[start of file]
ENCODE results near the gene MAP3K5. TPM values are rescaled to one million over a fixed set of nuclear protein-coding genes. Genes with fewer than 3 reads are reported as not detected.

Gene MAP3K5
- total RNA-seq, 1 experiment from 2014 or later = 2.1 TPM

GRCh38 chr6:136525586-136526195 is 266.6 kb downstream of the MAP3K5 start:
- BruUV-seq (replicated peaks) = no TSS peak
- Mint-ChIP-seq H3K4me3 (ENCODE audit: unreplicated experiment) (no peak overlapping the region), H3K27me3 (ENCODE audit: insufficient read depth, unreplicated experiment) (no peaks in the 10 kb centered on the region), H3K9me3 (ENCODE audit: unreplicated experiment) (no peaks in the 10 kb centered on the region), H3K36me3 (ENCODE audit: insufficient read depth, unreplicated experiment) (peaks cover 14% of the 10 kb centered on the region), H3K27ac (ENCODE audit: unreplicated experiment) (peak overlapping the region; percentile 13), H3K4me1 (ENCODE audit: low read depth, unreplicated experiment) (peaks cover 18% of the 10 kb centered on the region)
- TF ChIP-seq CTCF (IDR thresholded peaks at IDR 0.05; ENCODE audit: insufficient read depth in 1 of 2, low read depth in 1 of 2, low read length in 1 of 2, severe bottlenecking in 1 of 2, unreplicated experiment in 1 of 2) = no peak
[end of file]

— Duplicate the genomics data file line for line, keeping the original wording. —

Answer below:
ENCODE results near the gene MAP3K5. TPM values are rescaled to one million over a fixed set of nuclear protein-coding genes. Genes with fewer than 3 reads are reported as not detected.

Gene MAP3K5
- total RNA-seq, 1 experiment from 2014 or later = 2.1 TPM

GRCh38 chr6:136525586-136526195 is 266.6 kb downstream of the MAP3K5 start:
- BruUV-seq (replicated peaks) = no TSS peak
- Mint-ChIP-seq H3K4me3 (ENCODE audit: unreplicated experiment) (no peak overlapping the region), H3K27me3 (ENCODE audit: insufficient read depth, unreplicated experiment) (no peaks in the 10 kb centered on the region), H3K9me3 (ENCODE audit: unreplicated experiment) (no peaks in the 10 kb centered on the region), H3K36me3 (ENCODE audit: insufficient read depth, unreplicated experiment) (peaks cover 14% of the 10 kb centered on the region), H3K27ac (ENCODE audit: unreplicated experiment) (peak overlapping the region; percentile 13), H3K4me1 (ENCODE audit: low read depth, unreplicated experiment) (peaks cover 18% of the 10 kb centered on the region)
- TF ChIP-seq CTCF (IDR thresholded peaks at IDR 0.05; ENCODE audit: insufficient read depth in 1 of 2, low read depth in 1 of 2, low read length in 1 of 2, severe bottlenecking in 1 of 2, unreplicated experiment in 1 of 2) = no peak